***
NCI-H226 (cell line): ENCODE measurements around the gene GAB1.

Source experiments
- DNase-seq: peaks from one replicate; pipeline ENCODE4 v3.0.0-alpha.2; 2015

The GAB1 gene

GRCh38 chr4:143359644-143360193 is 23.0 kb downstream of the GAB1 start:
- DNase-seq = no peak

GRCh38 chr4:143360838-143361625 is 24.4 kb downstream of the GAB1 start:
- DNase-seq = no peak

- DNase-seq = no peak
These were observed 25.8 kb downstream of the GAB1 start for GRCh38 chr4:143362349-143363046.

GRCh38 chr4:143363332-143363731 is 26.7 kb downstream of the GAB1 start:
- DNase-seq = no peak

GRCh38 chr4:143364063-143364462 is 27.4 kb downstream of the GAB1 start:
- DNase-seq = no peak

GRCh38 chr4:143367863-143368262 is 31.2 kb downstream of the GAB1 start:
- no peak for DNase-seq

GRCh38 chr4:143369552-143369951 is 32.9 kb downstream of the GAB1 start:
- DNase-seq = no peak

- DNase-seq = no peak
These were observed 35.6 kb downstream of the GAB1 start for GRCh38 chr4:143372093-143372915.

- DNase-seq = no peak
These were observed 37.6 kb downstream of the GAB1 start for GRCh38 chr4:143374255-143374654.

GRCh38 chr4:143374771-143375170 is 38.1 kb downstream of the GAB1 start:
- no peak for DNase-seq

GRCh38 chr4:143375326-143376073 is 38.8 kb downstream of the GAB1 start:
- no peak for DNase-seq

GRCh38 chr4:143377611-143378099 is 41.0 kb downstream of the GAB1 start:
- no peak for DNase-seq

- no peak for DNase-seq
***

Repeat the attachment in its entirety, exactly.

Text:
NCI-H226 (cell line): ENCODE measurements around the gene GAB1.

Source experiments
- DNase-seq: peaks from one replicate; pipeline ENCODE4 v3.0.0-alpha.2; 2015

The GAB1 gene

GRCh38 chr4:143359644-143360193 is 23.0 kb downstream of the GAB1 start:
- DNase-seq = no peak

GRCh38 chr4:143360838-143361625 is 24.4 kb downstream of the GAB1 start:
- DNase-seq = no peak

- DNase-seq = no peak
These were observed 25.8 kb downstream of the GAB1 start for GRCh38 chr4:143362349-143363046.

GRCh38 chr4:143363332-143363731 is 26.7 kb downstream of the GAB1 start:
- DNase-seq = no peak

GRCh38 chr4:143364063-143364462 is 27.4 kb downstream of the GAB1 start:
- DNase-seq = no peak

GRCh38 chr4:143367863-143368262 is 31.2 kb downstream of the GAB1 start:
- no peak for DNase-seq

GRCh38 chr4:143369552-143369951 is 32.9 kb downstream of the GAB1 start:
- DNase-seq = no peak

- DNase-seq = no peak
These were observed 35.6 kb downstream of the GAB1 start for GRCh38 chr4:143372093-143372915.

- DNase-seq = no peak
These were observed 37.6 kb downstream of the GAB1 start for GRCh38 chr4:143374255-143374654.

GRCh38 chr4:143374771-143375170 is 38.1 kb downstream of the GAB1 start:
- no peak for DNase-seq

GRCh38 chr4:143375326-143376073 is 38.8 kb downstream of the GAB1 start:
- no peak for DNase-seq

GRCh38 chr4:143377611-143378099 is 41.0 kb downstream of the GAB1 start:
- no peak for DNase-seq

- no peak for DNase-seq